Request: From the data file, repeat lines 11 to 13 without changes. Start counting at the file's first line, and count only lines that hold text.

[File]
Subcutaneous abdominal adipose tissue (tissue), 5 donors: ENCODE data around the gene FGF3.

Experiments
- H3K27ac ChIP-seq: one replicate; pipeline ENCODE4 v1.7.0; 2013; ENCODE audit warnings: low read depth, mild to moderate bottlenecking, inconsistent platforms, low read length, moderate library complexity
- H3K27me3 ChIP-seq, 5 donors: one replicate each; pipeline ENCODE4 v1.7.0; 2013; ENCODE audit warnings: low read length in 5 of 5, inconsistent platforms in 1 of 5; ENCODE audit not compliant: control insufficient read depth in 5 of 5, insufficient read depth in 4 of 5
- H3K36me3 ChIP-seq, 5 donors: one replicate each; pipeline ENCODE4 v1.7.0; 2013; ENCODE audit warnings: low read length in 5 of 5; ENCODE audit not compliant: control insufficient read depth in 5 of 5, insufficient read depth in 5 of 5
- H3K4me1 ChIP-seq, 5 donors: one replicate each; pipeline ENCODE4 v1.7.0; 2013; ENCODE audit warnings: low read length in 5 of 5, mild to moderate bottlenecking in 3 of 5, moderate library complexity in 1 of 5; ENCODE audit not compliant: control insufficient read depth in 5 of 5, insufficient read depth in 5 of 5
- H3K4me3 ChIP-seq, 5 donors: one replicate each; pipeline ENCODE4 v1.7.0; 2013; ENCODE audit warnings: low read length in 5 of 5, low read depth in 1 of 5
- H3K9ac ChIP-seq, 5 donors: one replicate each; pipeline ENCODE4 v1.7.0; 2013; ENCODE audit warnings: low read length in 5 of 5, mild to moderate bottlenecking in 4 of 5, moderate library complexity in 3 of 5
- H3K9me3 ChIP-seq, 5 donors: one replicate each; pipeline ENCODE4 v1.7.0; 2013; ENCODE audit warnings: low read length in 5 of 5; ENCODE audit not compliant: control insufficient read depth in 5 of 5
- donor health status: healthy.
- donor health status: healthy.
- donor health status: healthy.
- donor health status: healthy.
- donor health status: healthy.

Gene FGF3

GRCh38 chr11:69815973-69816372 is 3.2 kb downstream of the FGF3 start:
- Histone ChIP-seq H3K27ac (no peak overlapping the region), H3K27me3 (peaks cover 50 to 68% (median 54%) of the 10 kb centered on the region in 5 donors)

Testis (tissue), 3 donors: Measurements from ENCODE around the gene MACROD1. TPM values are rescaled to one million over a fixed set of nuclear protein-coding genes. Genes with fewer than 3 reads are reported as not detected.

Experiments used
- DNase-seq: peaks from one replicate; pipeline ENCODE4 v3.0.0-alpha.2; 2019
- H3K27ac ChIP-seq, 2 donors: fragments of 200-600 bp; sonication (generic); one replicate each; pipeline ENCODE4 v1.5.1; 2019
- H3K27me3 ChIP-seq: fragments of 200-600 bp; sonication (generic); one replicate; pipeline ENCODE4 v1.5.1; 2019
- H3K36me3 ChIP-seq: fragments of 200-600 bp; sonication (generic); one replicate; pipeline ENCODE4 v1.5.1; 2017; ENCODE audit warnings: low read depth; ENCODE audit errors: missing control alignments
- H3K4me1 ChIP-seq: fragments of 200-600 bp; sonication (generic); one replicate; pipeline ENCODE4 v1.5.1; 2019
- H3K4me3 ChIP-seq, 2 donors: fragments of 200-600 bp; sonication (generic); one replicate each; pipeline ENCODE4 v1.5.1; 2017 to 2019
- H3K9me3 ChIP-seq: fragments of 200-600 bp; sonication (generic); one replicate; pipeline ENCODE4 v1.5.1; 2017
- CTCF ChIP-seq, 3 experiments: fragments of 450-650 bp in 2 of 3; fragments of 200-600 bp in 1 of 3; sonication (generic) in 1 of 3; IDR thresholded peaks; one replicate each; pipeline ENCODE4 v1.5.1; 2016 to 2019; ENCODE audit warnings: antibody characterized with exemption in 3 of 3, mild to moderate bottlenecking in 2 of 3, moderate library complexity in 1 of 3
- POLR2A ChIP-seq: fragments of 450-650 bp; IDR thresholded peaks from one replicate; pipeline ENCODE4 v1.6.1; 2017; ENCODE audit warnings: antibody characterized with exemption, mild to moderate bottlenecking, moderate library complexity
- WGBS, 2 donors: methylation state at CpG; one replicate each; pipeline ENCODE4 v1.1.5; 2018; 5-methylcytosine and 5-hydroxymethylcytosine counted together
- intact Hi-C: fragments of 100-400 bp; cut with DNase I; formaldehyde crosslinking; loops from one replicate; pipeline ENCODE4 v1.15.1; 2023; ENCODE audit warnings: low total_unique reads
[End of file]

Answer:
- donor health status: healthy.
- donor health status: healthy.
- donor health status: healthy.